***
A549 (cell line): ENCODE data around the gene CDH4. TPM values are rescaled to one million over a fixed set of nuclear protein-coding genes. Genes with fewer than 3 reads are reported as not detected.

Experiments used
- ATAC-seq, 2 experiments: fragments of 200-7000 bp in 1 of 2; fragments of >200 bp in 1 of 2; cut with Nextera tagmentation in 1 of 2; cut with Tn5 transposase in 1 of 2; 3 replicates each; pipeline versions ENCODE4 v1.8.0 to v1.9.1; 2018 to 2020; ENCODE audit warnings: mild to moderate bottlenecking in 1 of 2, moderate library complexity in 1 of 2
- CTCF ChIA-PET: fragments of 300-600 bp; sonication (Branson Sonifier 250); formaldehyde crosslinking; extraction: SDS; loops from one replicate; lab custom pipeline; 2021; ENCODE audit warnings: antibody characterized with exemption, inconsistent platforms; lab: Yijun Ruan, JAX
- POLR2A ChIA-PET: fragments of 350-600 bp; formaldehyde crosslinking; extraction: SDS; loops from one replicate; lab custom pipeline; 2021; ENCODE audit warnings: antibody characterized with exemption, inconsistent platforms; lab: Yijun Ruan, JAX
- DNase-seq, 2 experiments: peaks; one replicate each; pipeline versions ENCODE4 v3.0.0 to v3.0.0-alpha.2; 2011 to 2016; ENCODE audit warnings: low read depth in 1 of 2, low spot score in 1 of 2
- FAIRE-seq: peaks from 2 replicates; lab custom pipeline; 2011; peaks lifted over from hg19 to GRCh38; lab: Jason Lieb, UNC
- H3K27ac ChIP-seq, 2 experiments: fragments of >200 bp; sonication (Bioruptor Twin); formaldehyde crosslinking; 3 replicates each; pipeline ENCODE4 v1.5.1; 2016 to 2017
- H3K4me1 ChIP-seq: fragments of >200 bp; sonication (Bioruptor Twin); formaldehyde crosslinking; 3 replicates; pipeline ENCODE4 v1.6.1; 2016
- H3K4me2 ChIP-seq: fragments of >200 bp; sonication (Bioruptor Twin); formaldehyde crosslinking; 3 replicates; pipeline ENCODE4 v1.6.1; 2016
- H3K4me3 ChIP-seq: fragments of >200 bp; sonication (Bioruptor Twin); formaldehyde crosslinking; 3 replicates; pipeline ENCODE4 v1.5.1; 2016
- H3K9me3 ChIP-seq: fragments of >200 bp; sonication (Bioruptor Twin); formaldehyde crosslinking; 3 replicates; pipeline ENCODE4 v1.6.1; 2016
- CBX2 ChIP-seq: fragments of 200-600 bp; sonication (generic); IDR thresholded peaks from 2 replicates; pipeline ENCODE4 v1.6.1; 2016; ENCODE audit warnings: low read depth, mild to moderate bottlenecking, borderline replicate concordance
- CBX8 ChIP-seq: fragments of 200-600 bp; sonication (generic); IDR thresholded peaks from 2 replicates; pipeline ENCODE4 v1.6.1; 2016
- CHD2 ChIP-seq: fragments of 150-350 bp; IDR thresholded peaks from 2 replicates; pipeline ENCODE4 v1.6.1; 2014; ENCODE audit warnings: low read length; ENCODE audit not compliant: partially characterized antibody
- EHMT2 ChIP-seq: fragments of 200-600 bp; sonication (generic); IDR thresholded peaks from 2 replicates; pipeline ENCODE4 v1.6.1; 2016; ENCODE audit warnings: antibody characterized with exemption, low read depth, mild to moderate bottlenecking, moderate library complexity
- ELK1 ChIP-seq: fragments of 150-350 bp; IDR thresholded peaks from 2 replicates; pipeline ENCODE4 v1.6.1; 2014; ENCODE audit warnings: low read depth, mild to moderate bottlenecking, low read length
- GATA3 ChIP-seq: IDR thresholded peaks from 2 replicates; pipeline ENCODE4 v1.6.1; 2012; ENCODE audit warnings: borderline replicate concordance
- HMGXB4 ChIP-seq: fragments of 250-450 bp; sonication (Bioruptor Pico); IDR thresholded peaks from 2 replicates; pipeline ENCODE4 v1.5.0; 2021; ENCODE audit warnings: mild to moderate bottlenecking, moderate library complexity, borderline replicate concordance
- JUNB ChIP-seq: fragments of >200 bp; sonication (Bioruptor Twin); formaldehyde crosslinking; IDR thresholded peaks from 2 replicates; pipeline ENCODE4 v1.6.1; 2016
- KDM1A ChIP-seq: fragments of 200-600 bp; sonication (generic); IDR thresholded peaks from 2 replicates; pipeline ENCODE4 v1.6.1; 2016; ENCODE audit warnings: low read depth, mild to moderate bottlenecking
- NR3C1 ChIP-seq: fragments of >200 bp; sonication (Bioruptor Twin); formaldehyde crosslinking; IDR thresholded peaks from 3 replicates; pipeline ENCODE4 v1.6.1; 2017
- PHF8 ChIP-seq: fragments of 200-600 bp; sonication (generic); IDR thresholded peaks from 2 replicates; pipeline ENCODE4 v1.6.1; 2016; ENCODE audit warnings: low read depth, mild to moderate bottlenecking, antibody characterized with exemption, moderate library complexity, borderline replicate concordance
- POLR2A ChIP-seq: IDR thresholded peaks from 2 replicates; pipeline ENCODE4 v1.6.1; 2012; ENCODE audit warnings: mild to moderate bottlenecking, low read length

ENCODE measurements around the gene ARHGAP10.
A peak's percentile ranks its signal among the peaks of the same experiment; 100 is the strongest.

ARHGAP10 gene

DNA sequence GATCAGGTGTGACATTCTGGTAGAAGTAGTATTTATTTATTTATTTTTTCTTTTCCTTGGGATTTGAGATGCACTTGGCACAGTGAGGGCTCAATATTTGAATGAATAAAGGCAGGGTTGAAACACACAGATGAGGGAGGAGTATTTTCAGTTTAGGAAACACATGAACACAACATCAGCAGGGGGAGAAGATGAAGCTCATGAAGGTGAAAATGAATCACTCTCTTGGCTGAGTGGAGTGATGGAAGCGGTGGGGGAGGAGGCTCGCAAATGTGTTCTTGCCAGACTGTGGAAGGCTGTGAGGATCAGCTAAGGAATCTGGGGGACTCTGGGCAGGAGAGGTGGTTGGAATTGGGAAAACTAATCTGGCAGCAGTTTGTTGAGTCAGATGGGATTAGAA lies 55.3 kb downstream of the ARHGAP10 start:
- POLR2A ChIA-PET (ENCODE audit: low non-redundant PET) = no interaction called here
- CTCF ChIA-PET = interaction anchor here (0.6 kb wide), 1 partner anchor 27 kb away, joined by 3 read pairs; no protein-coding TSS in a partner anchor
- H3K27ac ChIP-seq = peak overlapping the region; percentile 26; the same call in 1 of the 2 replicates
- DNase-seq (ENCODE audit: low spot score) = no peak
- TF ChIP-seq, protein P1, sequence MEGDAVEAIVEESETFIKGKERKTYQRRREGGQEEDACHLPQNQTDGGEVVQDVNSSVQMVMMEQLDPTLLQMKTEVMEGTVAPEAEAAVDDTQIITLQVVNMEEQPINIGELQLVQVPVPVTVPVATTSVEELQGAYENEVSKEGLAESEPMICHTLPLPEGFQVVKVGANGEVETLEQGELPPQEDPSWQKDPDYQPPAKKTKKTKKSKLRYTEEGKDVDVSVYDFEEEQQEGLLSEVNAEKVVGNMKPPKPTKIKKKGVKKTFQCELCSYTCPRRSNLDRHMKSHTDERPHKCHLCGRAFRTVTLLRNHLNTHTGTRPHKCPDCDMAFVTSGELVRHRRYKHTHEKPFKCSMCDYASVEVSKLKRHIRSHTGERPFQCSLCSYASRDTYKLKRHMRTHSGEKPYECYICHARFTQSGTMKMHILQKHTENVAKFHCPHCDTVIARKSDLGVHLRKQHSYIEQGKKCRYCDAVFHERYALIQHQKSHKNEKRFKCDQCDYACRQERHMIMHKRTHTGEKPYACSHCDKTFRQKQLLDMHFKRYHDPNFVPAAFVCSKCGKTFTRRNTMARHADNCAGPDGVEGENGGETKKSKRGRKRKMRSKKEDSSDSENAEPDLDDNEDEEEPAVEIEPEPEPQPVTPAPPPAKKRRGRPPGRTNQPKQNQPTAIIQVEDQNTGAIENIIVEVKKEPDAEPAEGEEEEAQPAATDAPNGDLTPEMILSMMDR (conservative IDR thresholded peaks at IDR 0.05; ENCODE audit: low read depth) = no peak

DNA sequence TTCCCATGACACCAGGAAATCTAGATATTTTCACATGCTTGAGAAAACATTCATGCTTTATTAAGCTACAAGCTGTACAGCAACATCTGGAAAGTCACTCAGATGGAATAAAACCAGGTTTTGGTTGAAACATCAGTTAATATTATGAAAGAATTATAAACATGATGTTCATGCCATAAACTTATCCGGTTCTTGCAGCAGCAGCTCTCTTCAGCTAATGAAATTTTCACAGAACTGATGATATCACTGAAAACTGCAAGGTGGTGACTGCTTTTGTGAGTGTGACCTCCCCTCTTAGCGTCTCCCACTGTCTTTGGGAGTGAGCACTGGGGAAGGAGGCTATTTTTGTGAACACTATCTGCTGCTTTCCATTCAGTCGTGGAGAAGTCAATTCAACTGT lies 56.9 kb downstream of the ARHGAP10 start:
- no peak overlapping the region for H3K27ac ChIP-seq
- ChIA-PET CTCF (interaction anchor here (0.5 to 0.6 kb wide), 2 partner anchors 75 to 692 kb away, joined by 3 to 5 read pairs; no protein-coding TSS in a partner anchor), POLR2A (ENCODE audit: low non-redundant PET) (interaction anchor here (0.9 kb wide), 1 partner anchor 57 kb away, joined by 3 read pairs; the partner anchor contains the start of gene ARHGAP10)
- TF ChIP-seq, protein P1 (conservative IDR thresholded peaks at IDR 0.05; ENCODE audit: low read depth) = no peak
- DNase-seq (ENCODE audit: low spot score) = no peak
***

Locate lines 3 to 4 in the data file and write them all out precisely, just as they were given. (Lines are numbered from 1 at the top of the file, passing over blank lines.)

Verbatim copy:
- ATAC-seq, 2 experiments: fragments of 200-7000 bp in 1 of 2; fragments of >200 bp in 1 of 2; cut with Nextera tagmentation in 1 of 2; cut with Tn5 transposase in 1 of 2; 3 replicates each; pipeline versions ENCODE4 v1.8.0 to v1.9.1; 2018 to 2020; ENCODE audit warnings: mild to moderate bottlenecking in 1 of 2, moderate library complexity in 1 of 2
- CTCF ChIA-PET: fragments of 300-600 bp; sonication (Branson Sonifier 250); formaldehyde crosslinking; extraction: SDS; loops from one replicate; lab custom pipeline; 2021; ENCODE audit warnings: antibody characterized with exemption, inconsistent platforms; lab: Yijun Ruan, JAX